The Wall Street Journal reports that the knives appear to be out for former Goldman Sachs partner Corrado Varoli, who headed up the firm's Latin American franchise, but left to start up his own investment banking boutique.
According to the newspaper, Varoli has successfully landed a few top clients, no doubt much to Goldman's chagrin. Now, soon after Varoli left the firm, Goldman is said to have undertaken a 'routine review' of Mr Varoli's expense accounts, which, it is claimed, turned up 'certain irregularities'. The amount in question ? $600!. The Journal reports that, according to Goldman's 'review', Varoli 'used his corporate card at Cafe Photo, a gentleman's club in Sao Paulo where women may make themselves available for a fee. Goldman says that using a corporate card at adult-entertainment clubs is against company policy'.
Mr Varoli said that 'it appears that certain individuals have decided that the best method of competing for this business is to engage in unwarranted attacks on my personal character'.
And The New York Post reports that UBS 'helped conceal the paper trail of a $250,000 payment that wound up getting ex-HealthSouth chief Richard Scrushy and Don Siegelman, ( a former ) governor of Alabama, convicted'. The newspaper claims that it has obtained documents which show that a UBS banker 'funneled' money that Scrushy gave to the governor 'without making it appear that HealthSouth was involved'. The alleged concealed transaction is said to have got round UBS's 'ban on political transactions and free(d) Scrushy from allegations of conflict of interest'.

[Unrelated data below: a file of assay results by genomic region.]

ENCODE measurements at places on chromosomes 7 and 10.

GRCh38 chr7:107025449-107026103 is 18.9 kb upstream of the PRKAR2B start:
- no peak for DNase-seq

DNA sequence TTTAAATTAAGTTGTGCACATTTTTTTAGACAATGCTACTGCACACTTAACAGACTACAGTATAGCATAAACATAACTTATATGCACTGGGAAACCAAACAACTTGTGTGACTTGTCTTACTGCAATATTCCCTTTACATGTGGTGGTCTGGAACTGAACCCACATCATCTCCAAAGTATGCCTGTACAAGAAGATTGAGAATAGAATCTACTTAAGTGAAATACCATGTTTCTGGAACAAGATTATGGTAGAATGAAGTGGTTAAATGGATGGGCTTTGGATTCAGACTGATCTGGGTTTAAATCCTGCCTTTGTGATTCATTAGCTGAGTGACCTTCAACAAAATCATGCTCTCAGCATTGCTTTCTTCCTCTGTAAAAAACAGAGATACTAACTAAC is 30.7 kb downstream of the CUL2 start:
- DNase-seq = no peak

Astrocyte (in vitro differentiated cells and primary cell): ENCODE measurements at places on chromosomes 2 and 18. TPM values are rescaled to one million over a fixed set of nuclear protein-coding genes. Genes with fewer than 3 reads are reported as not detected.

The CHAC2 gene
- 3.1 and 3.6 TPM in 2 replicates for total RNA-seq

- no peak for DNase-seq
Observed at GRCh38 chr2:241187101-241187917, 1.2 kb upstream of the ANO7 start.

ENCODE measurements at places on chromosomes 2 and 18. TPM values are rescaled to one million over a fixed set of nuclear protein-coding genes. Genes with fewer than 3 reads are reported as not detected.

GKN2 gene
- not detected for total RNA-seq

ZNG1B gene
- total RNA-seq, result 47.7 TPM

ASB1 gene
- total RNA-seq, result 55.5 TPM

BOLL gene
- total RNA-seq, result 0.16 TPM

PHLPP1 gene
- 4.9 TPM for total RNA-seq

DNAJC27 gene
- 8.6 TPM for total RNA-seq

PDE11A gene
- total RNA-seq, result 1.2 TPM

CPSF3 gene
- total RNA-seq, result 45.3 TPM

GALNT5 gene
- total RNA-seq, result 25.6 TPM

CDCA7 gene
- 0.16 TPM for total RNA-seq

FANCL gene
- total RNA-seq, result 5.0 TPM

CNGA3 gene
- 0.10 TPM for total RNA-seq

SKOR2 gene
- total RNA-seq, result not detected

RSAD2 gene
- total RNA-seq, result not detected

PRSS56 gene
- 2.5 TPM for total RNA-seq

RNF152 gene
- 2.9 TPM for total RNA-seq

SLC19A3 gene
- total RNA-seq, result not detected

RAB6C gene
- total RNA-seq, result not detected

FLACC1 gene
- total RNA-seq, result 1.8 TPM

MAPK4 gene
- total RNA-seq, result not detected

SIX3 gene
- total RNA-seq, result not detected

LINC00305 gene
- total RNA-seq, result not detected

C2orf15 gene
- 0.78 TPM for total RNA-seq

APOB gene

Siegelman and Scrushy were convicted in June in a US federal court over a bribery scheme. Siegelman, 60, was accused of trading government favours for campaign donations during his tenure as Alabama governor between 1999 to 2003. Scrushy, who once ran a chain of Birmingham-based rehab clinics, was accused of arranging $500,000 in donations to Siegelman's campaign for a state lottery in exchange for a seat on a state hospital regulatory board.
A UBS spokesman said that 'at no time did the government contend that anyone at UBS committed any wrongdoing in this matter'.
Finally, (and something completely unrelated), The Sunday Times 'Prufrock' column had a nice little piece yesterday. It involved David Wilson, the CEO of Piper Jaffray's European businesses. Wilson apparently has been led off and interrogated by airport security each time he travels to the US. The reason ? Apparently a terrorist often uses 'David Wilson' as a pseudonym and that name now appears on all the security watch lists. Not a little miffed, the 'real' David Wilson is said to have asked if there was a solution to this problem, which is costing him lots in lost time. There is. It was suggested that he simply change his name!
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